Concern is growing that it is just a matter of time before a child is killed in Narrabundah as a result of excessive speed on the roads.Continue reading “Excessive speed takes its toll in Narrabundah”
Weston Creek Community Council Election Forum 2020 was this week and can be watched on The RiotACT Facebook page. The Murrumbidgee is a key electorate in the 2020 ACT Legislative Assembly election. The Molonglo Valley was not a major focus.Continue reading “Weston Creek Community Council Election Forum 2020”
ACT Government’s Federal budget requests. An article from The RiotACT. Cycling is “on a list of infrastructure projects sent to the Prime Minister by Chief Minister Andrew Barr.”Continue reading “Light rail enabling works on Barr’s Budget wishlist to PM”
It is hard to imagine how much money we spend on roads. Here is a comparison of the investment in road improvement (duplications and widening) with other forms of transport. As cyclists, we are interested in bike paths but the light rail is included, too.
Approximately $1 billion has been committed to road duplications and widening in and around Canberra. $336 million for light rail but only $18 million to bicycle infrastructure. The EU would recommend $330 million for bicycle infrastructure in the ACT, based on their recommendation to invest 20% of the transport budget in bike infrastructure. In this week’s $4.9 billion announcement, Andrew Barr unfortunately did not even mention cycling. In other Australian cities, the sums spent on roads is even bigger: “The Australian and NSW Governments are investing $4.1 billion” in the Western Sydney Infrastructure Plan.Continue reading “More roads and not much else”
The light rail is stalling due to the slow approval process. The ACT Government would spend on capital works projects to counter the effects of the recession. If the light rail investment is delayed, building strategic bike paths would be an alternative. Here is the Sulwood Drive option.Continue reading “Light rail delayed: Money to build bike paths”
Everybody has seen it, everybody knows it but we forget it. We build our cities for the long term. The rapid construction of new suburbs is followed by long periods of stability and finally a wave of renewal. This cycle can take 40 to 50 years, or the period of many people’s working lifetime. For a city, a person’s life span is a blink of an eye.
It is all the more important that we get the new estates right as there will be little change in that suburb once the construction is finished. All the more important that we get the development of the Molonglo Valley right. There is little indication that the bike infrastructure in these new suburbs is consistent with the ACT Government policy or active travel planning guideline.Continue reading “Built to last a generation: rapid change, then stability”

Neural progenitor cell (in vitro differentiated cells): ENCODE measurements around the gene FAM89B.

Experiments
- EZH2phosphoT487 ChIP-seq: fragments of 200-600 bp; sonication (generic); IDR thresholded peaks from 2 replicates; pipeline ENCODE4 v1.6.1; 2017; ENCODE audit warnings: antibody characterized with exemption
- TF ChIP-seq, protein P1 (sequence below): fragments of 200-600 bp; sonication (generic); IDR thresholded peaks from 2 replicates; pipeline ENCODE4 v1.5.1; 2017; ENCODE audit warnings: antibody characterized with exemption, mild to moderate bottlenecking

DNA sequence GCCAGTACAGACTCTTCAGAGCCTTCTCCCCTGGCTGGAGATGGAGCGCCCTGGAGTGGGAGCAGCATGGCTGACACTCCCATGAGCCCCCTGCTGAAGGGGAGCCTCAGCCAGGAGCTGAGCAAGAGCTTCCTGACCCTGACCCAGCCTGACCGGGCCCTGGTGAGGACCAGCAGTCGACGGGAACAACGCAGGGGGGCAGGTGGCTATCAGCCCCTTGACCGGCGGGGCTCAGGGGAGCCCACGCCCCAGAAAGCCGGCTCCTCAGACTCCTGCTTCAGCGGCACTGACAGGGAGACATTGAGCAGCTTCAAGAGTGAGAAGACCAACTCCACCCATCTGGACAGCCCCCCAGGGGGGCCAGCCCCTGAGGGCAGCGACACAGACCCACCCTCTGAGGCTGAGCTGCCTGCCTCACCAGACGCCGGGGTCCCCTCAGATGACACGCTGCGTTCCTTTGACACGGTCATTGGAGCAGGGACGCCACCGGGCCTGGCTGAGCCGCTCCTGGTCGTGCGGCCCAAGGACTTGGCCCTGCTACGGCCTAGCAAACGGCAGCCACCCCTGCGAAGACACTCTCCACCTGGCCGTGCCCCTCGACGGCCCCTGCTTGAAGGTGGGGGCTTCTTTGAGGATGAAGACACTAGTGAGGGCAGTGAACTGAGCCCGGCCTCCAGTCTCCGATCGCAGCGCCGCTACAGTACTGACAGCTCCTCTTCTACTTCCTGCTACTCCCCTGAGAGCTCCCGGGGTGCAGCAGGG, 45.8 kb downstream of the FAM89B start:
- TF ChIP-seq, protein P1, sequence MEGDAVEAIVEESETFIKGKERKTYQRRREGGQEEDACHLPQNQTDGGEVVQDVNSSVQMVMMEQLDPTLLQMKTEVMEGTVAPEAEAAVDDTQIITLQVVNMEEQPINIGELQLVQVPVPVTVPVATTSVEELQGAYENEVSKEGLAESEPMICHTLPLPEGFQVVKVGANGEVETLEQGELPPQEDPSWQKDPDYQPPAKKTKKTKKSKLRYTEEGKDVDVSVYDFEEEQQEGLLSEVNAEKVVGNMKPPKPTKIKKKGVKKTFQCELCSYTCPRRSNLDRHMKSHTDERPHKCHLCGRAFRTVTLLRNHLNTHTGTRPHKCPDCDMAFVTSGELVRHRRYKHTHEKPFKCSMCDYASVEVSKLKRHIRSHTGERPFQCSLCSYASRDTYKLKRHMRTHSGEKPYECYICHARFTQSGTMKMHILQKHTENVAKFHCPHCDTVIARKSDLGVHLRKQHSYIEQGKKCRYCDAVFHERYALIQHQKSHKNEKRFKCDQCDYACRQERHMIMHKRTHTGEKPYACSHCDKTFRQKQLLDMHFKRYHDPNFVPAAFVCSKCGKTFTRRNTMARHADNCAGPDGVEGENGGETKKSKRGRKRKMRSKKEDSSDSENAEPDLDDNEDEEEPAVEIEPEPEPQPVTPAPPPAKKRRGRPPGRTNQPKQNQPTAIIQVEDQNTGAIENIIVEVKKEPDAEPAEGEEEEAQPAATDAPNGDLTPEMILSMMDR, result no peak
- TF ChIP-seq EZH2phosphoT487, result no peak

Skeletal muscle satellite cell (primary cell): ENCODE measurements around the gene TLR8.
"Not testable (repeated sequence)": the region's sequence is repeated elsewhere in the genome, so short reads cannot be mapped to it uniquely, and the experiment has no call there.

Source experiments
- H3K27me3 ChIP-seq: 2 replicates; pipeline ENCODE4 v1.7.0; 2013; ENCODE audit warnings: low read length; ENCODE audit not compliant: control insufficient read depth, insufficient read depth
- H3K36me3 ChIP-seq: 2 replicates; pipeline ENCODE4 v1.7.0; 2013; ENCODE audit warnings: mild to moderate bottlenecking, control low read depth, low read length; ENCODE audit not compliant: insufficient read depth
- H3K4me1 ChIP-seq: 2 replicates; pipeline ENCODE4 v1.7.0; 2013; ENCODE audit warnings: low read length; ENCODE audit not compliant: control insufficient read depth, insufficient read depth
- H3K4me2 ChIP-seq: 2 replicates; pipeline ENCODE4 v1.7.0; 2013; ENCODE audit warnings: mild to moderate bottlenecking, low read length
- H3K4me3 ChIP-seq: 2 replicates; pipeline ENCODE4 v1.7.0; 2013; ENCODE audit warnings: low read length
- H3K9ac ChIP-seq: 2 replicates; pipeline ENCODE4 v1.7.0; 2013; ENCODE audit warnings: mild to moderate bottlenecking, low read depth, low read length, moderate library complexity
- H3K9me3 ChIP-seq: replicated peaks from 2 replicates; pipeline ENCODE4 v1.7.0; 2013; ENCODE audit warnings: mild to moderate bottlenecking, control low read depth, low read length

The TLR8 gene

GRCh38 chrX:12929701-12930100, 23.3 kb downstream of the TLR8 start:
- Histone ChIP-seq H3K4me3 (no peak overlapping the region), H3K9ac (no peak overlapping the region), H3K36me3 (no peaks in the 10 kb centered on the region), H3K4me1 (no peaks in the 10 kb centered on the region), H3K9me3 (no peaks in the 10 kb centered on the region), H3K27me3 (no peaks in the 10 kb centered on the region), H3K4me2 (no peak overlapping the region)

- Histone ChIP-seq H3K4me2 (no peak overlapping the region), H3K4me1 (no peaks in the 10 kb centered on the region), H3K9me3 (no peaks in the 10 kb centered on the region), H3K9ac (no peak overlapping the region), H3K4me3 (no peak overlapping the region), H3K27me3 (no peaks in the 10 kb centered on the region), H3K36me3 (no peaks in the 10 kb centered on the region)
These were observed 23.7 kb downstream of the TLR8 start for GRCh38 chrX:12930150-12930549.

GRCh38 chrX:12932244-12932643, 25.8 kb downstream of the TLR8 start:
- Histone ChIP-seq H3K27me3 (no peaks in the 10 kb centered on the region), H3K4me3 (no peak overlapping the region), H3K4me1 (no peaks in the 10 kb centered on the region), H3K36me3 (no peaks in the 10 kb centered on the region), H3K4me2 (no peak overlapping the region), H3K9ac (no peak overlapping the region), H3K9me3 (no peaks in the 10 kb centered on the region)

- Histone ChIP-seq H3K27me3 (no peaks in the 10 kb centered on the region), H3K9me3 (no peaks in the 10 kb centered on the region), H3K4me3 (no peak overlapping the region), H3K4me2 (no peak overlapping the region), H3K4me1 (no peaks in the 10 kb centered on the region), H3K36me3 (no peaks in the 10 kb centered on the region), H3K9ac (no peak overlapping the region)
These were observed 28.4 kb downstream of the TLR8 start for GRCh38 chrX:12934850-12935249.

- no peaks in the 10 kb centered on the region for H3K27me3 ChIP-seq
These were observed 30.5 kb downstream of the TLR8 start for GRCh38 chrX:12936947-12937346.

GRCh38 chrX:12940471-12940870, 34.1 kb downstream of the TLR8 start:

Cycling infrastructure is underfunded. No surprise there. A recent article in The Conversation discusses the problem. Cycling infrastructure is a good investment at any time.
“Cycling and walking can help drive Australia’s recovery – but not with less than 2% of transport budgets“, The Conversation, 23 July 2020.Continue reading “Cycling infrastructure: a better investment for recovery”
Play spaces are popping up all over Canberra. Canberra.bike provided a guide to play spaces and this is now updated in this post. A recent announcement by Chris Steel in May 2020 reminded us that there is more to come. Some were already in last years budget but a few have been brought forward as a result of COVID-19 playground closures. There is good news here for everybody.Continue reading “A play space everywhere”
Play Spaces, the large playgrounds that are so loved, are becoming more common. They are a great destination for a ride. The ACT Government is investing millions in them as part of urban renewal. Where did this idea come from? The RiotACT discussed this in 2018. A link to the article is found below.Continue reading “The rise of the play space”
Canberra.bike recently discussed Austroads recommendations for 30km/h speed limits on local streets. Many local streets are barely wide enough for two cars to pass and without community paths. Despite this, the speed limit is 50km/h on local streets in Canberra. If a child gets injured, the motorist’s apologies are not likely to help either the child or the family – or the driver. This is the problem of vulnerable road users. Collisions are often fatal.Continue reading “Sharing the road: we all need a smile”